Letters to the Editor

Letter: Beth Bragg and the case for print newspapers

I’m an easy sell. I grew up in the San Francisco Bay Area with news-junkie parents who had three newspaper subscriptions. The San Francisco Chronicle would turn up early in the morning, the Oakland Tribune would be launched into our yard from the front basket of a bicycle after school, followed by the San Francisco Examiner a few hours later.

The headlines sometimes overlapped, but the coverage was always specific to each periodical. I would eagerly open the Chronicle to read Herb Cain, the Examiner would show me the live music line up at the Cow Palace, and the Trib was the place to go for all the East Bay high school and college sports coverage.

The print edition of the Anchorage Daily News, briefly the Alaska Dispatch News, has dutifully landed in my Girdwood driveway since I moved to Alaska more than 20 years ago. I love the morning ritual of unfolding the printed sheets of information with a cup of strong black coffee. I spend more than enough time staring at a screen on my laptop, and when I want a deeper dive into the world we live in, I want to read it in print. Many younger than my Gen-X self won’t solve the riddle, “what’s black and white and read all over?”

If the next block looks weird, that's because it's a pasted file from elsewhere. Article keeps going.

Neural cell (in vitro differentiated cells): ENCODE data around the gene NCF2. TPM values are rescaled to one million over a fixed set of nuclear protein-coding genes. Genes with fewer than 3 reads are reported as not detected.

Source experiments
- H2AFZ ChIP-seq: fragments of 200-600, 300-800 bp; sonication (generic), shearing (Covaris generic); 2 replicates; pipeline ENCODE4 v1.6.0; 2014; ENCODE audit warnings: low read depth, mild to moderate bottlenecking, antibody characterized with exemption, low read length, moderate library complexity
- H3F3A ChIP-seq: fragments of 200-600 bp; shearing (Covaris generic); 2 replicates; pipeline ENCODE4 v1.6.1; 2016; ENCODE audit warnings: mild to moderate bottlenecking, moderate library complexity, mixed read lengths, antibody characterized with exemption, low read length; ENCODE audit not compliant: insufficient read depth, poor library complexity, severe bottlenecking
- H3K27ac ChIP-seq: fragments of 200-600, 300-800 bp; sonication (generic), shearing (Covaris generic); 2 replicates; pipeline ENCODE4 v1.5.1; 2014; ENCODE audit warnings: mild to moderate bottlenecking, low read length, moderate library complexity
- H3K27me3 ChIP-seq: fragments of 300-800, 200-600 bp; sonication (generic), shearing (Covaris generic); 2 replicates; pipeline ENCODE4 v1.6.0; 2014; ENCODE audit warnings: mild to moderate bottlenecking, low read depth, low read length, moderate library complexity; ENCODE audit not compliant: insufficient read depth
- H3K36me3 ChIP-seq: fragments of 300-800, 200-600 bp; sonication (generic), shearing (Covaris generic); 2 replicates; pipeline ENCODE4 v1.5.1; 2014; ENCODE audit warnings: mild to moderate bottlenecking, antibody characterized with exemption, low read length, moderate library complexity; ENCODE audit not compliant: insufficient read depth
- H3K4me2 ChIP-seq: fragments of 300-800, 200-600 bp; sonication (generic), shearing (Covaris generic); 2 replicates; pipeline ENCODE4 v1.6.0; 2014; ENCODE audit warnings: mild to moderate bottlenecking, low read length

Opening the ADN recently, I found something to be missing. Beth Bragg, for my 21 years in Alaska, has been the narrator of more than our local sports beat. Beth has colored the personality of our community and chronicled its many stories with vivid and thoughtful prose. She found the story behind the story, and was relentless in covering all things Alaskan.

On a personal level, I’d like to thank Beth Bragg for covering skiing. Alaska has produced amazing talent, and Beth provided us with compelling features about our local Olympians and young up-and-comers alike. Beth played an important role in covering the saga of sports being eliminated, and reinstated, at the University of Alaska. Her ability to weave the human interest and community impact into the greater narrative brought attention, and ultimately action, to a successful outcome for local college sports.

Journalism is important. And quality local journalism is incredibly important. I’m guessing that more than a few pages from the ADN sports page with Beth Bragg’s byline have been clipped and saved and framed and mailed (with a postage stamp!) over her long career. Without a physical paper, parents can’t cut out captions and photos of their children. Sure, you can cut and paste and copy a web link, but you can’t mail that to your grandparents. Thank you, Beth Bragg. You’ve kept our post offices busy for the past 30 years, and you will be missed.

— Sparky Anderson


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